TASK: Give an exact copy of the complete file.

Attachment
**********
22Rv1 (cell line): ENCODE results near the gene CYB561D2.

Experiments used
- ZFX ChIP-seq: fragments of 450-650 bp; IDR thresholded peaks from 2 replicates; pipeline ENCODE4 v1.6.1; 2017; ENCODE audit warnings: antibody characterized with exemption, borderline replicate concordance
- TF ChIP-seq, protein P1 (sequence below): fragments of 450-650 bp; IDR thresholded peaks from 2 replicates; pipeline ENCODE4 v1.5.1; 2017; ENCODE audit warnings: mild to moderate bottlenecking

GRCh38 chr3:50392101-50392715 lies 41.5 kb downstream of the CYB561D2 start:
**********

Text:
22Rv1 (cell line): ENCODE results near the gene CYB561D2.

Experiments used
- ZFX ChIP-seq: fragments of 450-650 bp; IDR thresholded peaks from 2 replicates; pipeline ENCODE4 v1.6.1; 2017; ENCODE audit warnings: antibody characterized with exemption, borderline replicate concordance
- TF ChIP-seq, protein P1 (sequence below): fragments of 450-650 bp; IDR thresholded peaks from 2 replicates; pipeline ENCODE4 v1.5.1; 2017; ENCODE audit warnings: mild to moderate bottlenecking

GRCh38 chr3:50392101-50392715 lies 41.5 kb downstream of the CYB561D2 start: